'Jerez de los Caballeros' (Jerez of the Knights, in Spanish) keeps in its very name the print of a heroic past. Situated in the southwest of Spain, like all the cities belonging to the region of Extremadura, it was the first border with the Moorish territory and then with the Portuguese. Many civilizations inhabited this fertile land: Phoenicians, Romans, Visigoths, Moorish, Christians. All of them left something behind, and the result is a colorful city, ravishing, unique in its style. It only takes two or three hours to explore it! Here are some curious facts that you should know about Jerez de los Caballeros.
Around the city, you can find some dolmens (Neolithic burials). The Phoenicians (they came from current Palestine in the X century BCE) knew this place already and called it Ceret. It must have become very popular for centuries because, later on, the most important Roman families had properties here. From this period, you can visit the Roman bridge called “Pontón,” located close to the nearby village Brovales. Some mosaics have been preserved, as well.
After the Roman Empire crushed, the Visigoths came. If you have time, try to find the column inside the Santa María Church that comes with the date that proves it: 556 ADE. This church is next to the castle. Visigoths succumbed to the Moorish, and from this epoch, there is a fascinating building: the Morabito, a small Muslim mosque, at the very heart of the castle. Together with some arches at the Moorish neighborhood, they are the only architectonic survivors after the Christians conquered the city in the XIII century.
The Spanish king needed the collaboration of the famous Templars to take the city away from the Moorish. Grateful for their help, he handed the city to them. However, less than a century later, the Pope declared the Templars enemies of the Church, so they were prosecuted everywhere. In Jerez de los Caballeros, legend says that the very last survivors of Spain defended themselves at the Torre Sangrienta (the Bloody Tower). With this name, you can imagine how it ended. They were beheaded and thrown over the balcony. Tradition says that in full moon nights, you can still hear the Templar knights whistling to their horses…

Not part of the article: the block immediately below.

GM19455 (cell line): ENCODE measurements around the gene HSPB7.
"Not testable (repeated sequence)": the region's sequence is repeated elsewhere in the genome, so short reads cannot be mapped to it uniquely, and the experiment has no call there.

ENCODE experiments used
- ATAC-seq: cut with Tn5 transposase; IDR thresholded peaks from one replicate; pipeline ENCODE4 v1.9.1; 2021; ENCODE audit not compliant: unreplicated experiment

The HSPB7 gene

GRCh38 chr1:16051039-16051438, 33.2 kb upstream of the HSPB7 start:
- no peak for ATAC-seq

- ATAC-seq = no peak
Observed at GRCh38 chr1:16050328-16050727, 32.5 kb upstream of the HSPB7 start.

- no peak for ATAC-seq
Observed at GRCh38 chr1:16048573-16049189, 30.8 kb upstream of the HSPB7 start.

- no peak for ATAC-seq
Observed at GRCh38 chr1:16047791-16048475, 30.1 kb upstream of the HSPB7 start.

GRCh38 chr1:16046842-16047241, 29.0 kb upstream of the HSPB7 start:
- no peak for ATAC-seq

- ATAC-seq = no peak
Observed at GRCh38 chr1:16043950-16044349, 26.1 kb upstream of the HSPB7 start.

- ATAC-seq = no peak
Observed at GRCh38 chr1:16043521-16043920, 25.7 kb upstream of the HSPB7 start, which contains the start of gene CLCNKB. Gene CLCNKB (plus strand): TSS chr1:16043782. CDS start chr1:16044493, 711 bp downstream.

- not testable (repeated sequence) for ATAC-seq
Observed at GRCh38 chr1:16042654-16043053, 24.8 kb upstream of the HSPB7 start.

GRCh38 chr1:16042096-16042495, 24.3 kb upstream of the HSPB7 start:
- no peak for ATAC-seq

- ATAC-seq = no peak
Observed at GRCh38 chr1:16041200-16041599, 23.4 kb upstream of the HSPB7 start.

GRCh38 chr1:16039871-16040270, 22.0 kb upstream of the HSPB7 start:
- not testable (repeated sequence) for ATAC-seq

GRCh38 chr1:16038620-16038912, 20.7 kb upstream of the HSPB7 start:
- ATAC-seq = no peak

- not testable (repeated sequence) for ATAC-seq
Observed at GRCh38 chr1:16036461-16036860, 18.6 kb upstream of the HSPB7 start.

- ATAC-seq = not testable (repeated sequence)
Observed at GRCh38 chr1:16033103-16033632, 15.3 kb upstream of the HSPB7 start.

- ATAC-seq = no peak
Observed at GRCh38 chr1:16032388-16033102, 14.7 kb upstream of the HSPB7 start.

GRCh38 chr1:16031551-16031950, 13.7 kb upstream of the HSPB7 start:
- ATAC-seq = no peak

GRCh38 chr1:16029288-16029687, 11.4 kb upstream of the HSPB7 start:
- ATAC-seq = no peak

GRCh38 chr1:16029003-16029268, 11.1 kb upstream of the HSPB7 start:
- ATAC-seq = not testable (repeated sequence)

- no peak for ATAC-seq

In 2019 it was the 500 years since the death of Núñez de Balboa. Born in Jerez de los Caballeros, he was one of the many Extremadurians that left home penniless. However, being the smartest in class, he would make a fortune eventually in the New World. I mean, Balboa started as a stowaway and ended up being the first European to see the Pacific Ocean, just with the help of indigenous people! He became so rich that someone grew envious of him and had him beheaded. Anyway, to this day, the “Balboa” is the national currency in Panama and its most famous beer as well. There is even a crater in the moon with his name!
Balboa was believed to have been baptized at the San Bartolomé Church. This monument is really worth the visit because of its colours and style. Inside, do not forget to look at the Madonna in the altarpiece. It has the face of the beloved daughter of the Rianzuela marquis: she died very young, and her parents did not want her ever to be forgotten. Moreover, if you happen to stop by during a mass, listen to the organ: it does not sound perfect. The reason? During a war, some of its pieces were used as munition…
Last but not least, being in Extremadura, you should never leave without eating the amazing jamón ibérico of this region. You will not find a better quality one! It literally melts in your mouth. Once a year, in May, Jerez de los Caballeros hosts a fair to taste and learn everything about the most known Spanish delicacy. Also of interest, at Easter, there is a unique and traditional celebration. And of course, let us not forget the spectacular Templar Festival, taking place in July, to pay homage to the last Templars of Spain!
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